World Facts Index > United Kingdom > OxfordCentral Oxford is, not surprisingly, compact, but many neighbourhoods on the outskirts of the town, away from the university, are worth visiting. The most central point of Oxford is the Carfax, at the crossroads of the High Street, Cornmarket Street, St. Aldate's, and Queen Street. The first of these, along with Broad Street which runs parallel to it, are perhaps the two most typically 'Oxford' streets in the City. Both of them are lined with Oxford Colleges, among them University College, Balliol College, Trinity College, and All Souls College Other architectural splendours abound along these two central streets, including two of Oxford's most famous sights: the domes of the Radcliffe Camera and the Sheldonian Theatre, built by Sir Christopher Wren. It is not just these specific buildings which are worth looking at however; make sure you don't miss the general architecture in central Oxford, where little seems to have been built more recently than a few hundred years ago. Even the shops, restaurants and offices would seem totally out of place in any modern city. Make sure you take the odd glance skyward: Oxford is famous for its Gothic gargoyles and spires.
Towards the west end of the High Street a few shops can be found, but the principle shopping area is around Cornmarket Street and Queen Street, with the Covered Market especially suitable for all those in search of quintessentially Oxford gifts. But fanatical vegetarians be warned: there are several butchers in the Covered Market, so if you don't look where you're going, you may soon find yourself bumping into something which used to look like a cow ' before it was shaved and beheaded.
Continue up the pedestrianised Cormarket and you will come to St. Giles, which then forks into Woodstock Road and Banbury Road, both of which take you up to North Oxford and the wealthy suburbs. By taking a right off Banbury Road and down Keble Road, you can find the University Parks, where College or university sports teams can often be seen in action. In the summer, countless undergraduates may be found, lazing around and procrastinating. Continue through the Parks and you'll end up fairly near Headington, home of Oxford Brookes University in North East Oxford. West of St Giles we find the area of Jericho. As far as central Oxford goes, this is possibly the most chic residential area.
St. Aldate's has a few more shops, but exists primarily as the route South out of Oxford, though the Town Hall and Christ Church, among others, can also be found down here. Head a little way down this road and you'll come to the Isis River ' actually the Thames, though it's not called that locally. All year round you can see students training on the river, and may even catch a glimpse of Oxford's world famous (though usually beaten in recent years!) Blues rowing crew, who slog it out against Cambridge in the annual Oxford v Cambridge Boat Race.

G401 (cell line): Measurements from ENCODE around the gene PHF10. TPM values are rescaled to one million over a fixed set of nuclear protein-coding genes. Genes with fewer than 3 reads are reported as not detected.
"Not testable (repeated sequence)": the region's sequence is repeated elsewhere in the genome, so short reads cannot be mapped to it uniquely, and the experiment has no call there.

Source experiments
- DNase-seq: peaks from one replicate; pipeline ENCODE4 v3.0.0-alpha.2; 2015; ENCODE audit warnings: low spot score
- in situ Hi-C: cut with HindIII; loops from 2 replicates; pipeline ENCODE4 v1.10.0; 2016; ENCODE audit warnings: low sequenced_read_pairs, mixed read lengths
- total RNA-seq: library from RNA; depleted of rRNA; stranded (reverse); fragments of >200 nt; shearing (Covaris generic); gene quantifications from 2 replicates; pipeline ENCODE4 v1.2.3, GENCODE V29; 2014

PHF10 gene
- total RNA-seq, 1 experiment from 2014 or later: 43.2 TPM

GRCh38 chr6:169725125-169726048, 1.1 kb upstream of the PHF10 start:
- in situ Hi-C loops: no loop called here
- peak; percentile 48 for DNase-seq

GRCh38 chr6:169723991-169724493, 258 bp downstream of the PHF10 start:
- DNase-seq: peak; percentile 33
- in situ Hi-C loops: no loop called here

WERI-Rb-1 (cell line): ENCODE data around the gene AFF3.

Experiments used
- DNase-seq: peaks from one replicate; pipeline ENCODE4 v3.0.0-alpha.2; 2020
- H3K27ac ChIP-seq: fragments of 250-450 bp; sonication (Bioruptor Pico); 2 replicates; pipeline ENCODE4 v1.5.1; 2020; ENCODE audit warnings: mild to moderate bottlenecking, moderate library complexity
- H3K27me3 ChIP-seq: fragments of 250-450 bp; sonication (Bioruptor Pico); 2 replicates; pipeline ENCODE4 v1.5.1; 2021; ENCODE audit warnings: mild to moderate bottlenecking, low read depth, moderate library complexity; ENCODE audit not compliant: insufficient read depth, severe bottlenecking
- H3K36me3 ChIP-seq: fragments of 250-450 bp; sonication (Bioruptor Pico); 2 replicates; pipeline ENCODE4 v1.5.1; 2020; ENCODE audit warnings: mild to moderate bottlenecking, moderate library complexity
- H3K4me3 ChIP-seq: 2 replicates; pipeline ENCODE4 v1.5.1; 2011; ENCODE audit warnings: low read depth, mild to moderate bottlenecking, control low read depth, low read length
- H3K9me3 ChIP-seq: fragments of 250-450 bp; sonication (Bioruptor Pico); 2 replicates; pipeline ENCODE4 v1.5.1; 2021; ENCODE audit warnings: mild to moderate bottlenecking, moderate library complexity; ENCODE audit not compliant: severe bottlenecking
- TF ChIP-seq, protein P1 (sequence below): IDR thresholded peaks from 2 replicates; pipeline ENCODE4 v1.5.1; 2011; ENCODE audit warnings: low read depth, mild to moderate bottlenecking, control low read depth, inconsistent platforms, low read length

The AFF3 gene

The bulk of students who don't live in their Colleges tend to live on or just off the Cowley Road, reached by heading East along the High Street, and over Magdalen Bridge. The Cowley Road epitomises the bohemian side of Oxford, home as it is to a hotch potch of bars, restaurants, clubs and shops. From trendy cocktail bars to gloomy, empty pubs; from classy restaurants to filthy-looking greasy spoons; from bizarre shops that sell nothing in particular (and yet miraculously stay in business), to high street supermarkets, the Cowley Road has it all. Well worth a visit.
Instead of going down the Cowley Road off the Magdalen roundabout, take the next turn and head down the Iffley Road. You'll soon come to the Oxford University Sports Centre, where Roger Bannister first ran his record breaking four minute mile. On a Wednesday or Saturday afternoon between October and April, you may also see Oxford's other internationally-recognised sports team: the Blues rugby team.
History of OxfordThe first written reference to Oxford, or Oxenford as it was then called, is a 912 entry in the Anglo Saxon Chronicle stating that 'King Edward (the elder son of Alfred the Great) took possession of London and Oxford and all the lands which owed obedience to them'. However, the town was certainly in existence at least 200 years before when the patron saint of Oxford, St Frideswide, founded a priory on the site of what is now Christ Church cathedral.
From those early beginnings the town's fortunes fluctuated over the centuries and it is now a city of 130,000 inhabitants known for its academic, medical and scientific research, its 2 universities, and its thriving industrial and publishing base. However, it is almost certainly true that without Oxford University and its wonderful buildings the city would be just another pleasant but undistinguished English market town.